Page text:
Tag Archives: self service machines

Week Fourteen Already?!

I’m (un)officially past my thirteen-week probation period, so they can’t chuck me out now! I say “unofficially” because I haven’t yet had the thirteen-week review, but I’m pretty sure I haven’t done anything so terribly awful that I’d be asked to leave.

Here’s what I’ve been up to recently:

My big project in the last couple of weeks has been sorting out withdrawn books. These are books that aren’t in the library any more, usually because they’re too old and out of date, but which still show up in the system. I’ve had a couple of enormous print-outs of spreadsheets (the current one has about 2500 items on it) to look at, and I’ve had to check the shelves to make sure that none of the books are still in the library when they shouldn’t be, and then removing them properly from the system. It’s not particularly difficult, but it is time-consuming! I’ve got through all the One Week Loan books and I’m almost done with the 2500 Reference books that don’t exist, and then it’ll be time for Lending copies. That one will take the longest, as that is the type of book that we have most of, but hopefully I’ll be able to get one of my colleagues to help out on that.

I also finished writing my instruction manual for digitisation. I spent a while doing these as I wanted them to be as clear and helpful as possible, and I got one of the Senior Library Assistants to test it out so I could make changes. I was really pleased to see it in use and I only had to add a couple of things before it was finished. I got some great feedback about it as well – it is something to put on my CV, apparently! I’m hoping this will be the start of a long and happy career showing people how to do things. On that subject, I’ve also started creating a new podcast which will show students how to use their NHS Athens accounts and the NHS resources available to them. This podcast is radically different from the last one I did, and neither of them is particularly bog-standard, but it’s the sort of challenge I enjoy and it certainly seems to be becoming one of my strong points.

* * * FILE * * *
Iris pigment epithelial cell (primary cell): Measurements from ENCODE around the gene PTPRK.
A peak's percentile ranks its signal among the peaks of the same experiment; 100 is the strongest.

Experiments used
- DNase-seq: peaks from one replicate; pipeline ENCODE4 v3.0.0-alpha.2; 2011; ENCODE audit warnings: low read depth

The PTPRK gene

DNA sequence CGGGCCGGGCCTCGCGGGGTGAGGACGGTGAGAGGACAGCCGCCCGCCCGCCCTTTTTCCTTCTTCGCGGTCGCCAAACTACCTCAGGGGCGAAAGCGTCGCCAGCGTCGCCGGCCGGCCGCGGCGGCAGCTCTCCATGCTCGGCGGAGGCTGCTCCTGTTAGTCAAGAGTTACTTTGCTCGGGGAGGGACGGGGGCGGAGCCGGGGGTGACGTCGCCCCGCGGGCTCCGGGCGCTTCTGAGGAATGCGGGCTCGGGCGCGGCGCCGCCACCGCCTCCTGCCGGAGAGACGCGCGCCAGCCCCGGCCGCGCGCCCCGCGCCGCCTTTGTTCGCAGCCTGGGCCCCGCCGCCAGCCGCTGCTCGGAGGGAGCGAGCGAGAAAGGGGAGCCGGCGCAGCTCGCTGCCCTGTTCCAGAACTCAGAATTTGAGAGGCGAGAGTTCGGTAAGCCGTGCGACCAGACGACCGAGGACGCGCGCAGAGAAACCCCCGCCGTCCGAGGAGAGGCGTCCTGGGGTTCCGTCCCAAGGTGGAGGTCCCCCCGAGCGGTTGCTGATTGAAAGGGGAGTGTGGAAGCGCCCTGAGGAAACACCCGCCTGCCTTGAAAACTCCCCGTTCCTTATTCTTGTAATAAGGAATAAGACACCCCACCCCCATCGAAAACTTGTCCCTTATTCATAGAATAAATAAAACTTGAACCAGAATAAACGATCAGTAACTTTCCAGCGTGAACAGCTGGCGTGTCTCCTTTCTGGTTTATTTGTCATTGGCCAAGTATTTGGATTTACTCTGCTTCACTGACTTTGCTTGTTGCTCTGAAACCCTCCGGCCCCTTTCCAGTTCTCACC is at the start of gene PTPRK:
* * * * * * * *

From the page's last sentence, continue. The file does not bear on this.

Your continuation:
I also worked with another spreadsheet last week – all the books that we digitised are supposed to be stamped with a stamp so we know not to get rid of them (which would be against CLA rules). However, most of the books have more than one copy, so we compiled a spreadsheet of all the copies of books that have had chapters digitised, and then hunted them down to stamp them and cross them off the list. Lots of the books are out on loan, so we had to go onto the system to put messages on for them to be stamped when they’re returned. It’s been quite successful so far, and we’ve managed to cross off almost all the books on the list, although we’ll still be doing this in the spring as some of the books are on long loan.

Last week was also fairly dramatic in a few ways – on Thursday the system went down first thing in the morning so none of the computers could issue or discharge books, and the self-service machines were also out of action. We almost had to resort to paper for the day, but luckily everything came back online about 5 minutes after we opened the doors to students.

On Friday it was deadline day for a large number of our students, so we were very busy all afternoon and the printers kept running out of paper and ink. The staplers couldn’t handle the pressure and gave up the ghost too, which was an added stress factor. Most of the students managed to sort themselves out in good time, but a couple of them left things until the last minute and we had to literally chase them out of the darkened building at closing time. That definitely didn’t help any of our blood pressures!